The name Ian Fleming is synonymous with British espionage, both with his work as a naval intelligence officer in the Second World War as well as with his creation of the most famous fictional spy in literary history: James Bond.
This book centres on Ian Fleming the man, his contradictions and his public and private personality.
It examines the person behind the myth and how in particular he managed (unsuccessfully at first) to create a film franchise that has lasted over fifty years.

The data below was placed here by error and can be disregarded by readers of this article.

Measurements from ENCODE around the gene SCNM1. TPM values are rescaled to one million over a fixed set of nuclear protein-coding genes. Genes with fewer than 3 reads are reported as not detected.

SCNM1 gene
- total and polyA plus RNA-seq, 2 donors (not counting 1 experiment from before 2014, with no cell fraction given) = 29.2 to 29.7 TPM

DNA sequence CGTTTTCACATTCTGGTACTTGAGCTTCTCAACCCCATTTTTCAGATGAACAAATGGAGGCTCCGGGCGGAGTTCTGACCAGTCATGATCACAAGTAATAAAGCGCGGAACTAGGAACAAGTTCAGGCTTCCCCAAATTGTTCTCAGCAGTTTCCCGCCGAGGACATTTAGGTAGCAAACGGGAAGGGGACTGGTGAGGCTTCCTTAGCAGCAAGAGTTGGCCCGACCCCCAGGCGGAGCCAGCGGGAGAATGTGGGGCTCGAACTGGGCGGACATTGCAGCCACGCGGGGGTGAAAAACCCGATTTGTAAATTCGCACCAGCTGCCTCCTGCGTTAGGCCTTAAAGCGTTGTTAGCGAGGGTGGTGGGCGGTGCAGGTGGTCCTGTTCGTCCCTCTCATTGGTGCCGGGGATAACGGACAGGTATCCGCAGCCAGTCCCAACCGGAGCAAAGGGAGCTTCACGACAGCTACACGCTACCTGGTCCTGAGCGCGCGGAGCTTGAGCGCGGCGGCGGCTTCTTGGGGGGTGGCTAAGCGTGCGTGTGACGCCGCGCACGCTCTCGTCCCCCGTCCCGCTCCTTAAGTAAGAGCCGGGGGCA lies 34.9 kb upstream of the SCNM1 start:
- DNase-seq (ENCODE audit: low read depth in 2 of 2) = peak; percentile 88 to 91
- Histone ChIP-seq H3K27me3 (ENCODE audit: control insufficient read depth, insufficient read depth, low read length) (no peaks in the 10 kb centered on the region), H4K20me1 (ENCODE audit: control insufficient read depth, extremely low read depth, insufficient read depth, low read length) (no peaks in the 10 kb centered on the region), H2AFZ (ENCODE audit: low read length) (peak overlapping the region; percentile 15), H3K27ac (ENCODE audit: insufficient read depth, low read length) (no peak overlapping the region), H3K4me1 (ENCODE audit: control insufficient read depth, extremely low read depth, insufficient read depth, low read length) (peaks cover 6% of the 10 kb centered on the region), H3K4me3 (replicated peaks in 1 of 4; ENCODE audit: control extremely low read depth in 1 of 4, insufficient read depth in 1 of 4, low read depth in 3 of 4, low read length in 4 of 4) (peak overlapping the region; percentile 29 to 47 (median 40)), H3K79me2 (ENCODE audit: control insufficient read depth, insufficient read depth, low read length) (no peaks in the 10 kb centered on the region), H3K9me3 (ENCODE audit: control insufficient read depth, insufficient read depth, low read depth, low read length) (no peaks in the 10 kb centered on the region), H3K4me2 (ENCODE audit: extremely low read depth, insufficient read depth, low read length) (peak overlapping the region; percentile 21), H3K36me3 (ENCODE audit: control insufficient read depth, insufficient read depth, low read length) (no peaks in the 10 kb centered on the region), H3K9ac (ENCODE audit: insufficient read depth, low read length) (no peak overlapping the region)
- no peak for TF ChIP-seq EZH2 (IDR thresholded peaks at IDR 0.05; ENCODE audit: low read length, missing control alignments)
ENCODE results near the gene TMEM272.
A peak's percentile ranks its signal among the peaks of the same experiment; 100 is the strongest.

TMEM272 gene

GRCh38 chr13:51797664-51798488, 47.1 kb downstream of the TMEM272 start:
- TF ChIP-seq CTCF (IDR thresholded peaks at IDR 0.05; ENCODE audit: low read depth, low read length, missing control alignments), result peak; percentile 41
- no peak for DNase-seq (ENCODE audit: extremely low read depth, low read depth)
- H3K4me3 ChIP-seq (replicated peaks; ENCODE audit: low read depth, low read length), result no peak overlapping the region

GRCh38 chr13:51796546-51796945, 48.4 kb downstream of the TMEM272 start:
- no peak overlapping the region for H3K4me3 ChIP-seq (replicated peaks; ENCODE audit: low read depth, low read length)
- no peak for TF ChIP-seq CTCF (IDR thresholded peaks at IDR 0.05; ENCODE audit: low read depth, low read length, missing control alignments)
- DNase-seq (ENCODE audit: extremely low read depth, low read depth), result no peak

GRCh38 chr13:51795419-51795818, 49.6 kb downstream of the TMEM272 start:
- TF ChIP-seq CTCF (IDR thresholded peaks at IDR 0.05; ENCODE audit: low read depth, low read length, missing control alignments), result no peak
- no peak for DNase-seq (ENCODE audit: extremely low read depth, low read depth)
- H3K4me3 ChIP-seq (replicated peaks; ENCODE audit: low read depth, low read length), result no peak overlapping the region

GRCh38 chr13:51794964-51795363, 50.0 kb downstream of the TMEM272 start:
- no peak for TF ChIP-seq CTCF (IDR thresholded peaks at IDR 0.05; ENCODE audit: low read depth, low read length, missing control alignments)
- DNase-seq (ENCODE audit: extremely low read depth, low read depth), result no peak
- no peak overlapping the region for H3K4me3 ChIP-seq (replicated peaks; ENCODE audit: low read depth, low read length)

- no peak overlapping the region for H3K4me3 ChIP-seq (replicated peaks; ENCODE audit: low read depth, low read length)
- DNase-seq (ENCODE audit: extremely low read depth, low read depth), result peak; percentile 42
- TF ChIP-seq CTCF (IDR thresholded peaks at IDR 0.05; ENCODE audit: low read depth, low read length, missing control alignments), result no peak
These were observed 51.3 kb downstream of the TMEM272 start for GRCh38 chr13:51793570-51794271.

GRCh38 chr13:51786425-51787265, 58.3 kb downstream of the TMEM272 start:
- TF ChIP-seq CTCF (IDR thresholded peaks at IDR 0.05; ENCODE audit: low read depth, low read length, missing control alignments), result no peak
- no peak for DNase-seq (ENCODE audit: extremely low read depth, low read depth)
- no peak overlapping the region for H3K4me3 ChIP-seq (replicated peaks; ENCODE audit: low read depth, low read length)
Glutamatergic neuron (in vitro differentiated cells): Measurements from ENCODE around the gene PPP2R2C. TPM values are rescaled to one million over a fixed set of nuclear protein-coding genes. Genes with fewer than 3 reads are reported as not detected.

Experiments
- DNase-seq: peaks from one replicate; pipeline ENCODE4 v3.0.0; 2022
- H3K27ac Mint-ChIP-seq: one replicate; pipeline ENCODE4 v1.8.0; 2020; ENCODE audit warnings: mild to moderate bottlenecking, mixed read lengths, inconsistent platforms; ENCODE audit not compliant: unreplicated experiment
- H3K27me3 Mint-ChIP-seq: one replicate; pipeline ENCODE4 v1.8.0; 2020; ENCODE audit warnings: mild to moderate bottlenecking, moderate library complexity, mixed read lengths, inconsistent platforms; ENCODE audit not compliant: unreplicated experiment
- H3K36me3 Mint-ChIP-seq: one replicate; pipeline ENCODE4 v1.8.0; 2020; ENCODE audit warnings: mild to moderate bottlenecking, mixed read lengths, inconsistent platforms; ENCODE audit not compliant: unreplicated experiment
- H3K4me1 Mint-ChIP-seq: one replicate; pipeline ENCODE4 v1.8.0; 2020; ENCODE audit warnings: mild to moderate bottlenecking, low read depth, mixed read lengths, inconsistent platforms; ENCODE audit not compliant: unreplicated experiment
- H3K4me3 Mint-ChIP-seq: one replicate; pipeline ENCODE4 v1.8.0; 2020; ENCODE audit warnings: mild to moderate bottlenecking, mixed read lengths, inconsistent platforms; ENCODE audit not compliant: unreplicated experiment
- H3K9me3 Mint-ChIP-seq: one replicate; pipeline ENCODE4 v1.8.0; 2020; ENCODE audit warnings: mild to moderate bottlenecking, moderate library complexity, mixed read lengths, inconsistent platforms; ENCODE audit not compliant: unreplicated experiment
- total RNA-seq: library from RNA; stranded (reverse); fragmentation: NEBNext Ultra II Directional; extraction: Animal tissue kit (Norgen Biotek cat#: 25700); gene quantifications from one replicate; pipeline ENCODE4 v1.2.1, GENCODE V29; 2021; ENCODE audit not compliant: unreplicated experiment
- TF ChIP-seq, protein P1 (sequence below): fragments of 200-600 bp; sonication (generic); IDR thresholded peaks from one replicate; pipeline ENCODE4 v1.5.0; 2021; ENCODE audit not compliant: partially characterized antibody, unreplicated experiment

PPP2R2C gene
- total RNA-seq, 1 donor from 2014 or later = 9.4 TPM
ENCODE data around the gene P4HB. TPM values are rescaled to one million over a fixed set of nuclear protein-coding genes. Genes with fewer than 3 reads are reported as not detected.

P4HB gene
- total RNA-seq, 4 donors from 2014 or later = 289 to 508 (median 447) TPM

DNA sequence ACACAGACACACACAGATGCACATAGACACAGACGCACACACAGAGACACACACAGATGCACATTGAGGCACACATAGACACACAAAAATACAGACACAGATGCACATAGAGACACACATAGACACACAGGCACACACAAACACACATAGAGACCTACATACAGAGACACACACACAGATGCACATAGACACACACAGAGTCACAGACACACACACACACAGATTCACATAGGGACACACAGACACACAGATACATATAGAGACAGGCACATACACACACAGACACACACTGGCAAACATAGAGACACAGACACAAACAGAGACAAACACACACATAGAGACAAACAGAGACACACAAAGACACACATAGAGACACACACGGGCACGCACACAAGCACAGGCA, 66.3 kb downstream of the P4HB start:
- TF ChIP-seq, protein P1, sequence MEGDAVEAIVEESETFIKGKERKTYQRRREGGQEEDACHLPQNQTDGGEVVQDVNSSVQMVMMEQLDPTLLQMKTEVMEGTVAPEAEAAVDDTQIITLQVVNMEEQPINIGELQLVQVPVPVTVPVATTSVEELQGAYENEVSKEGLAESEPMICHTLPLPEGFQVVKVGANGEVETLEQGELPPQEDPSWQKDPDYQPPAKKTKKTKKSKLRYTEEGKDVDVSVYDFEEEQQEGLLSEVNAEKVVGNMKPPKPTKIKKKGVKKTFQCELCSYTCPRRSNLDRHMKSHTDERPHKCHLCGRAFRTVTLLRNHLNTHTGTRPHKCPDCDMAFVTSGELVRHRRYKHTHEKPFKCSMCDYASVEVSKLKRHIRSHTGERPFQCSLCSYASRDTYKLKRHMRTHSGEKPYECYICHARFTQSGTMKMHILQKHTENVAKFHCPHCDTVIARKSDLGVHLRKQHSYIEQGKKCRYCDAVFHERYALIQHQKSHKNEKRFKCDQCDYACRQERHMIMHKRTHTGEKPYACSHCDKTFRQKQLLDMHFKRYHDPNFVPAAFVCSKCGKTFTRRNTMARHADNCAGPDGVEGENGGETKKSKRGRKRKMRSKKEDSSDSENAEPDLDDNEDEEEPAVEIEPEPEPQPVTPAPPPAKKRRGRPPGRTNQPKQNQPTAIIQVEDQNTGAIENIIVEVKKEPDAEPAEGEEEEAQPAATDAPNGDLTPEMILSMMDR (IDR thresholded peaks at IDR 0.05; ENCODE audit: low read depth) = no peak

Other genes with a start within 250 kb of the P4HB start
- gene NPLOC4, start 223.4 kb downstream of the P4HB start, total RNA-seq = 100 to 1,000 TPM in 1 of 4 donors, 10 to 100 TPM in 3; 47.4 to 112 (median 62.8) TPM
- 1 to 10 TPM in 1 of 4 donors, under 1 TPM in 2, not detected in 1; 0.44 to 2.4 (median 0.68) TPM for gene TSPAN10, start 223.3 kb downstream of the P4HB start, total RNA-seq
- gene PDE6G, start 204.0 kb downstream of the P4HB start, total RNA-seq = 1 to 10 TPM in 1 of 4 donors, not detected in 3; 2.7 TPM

It considers Fleming's reputation as a writer, the 'formula method' he perfected and that formula's reliance on the recycling of real individuals and events, as well as the occasional reliance on plagiarism.
It uniquely accesses a number of recently opened government files that shed light on previously unknown wartime operations, such as the Air Ministry's top secret 'Operation Grand Slam', which was used in Goldfinger.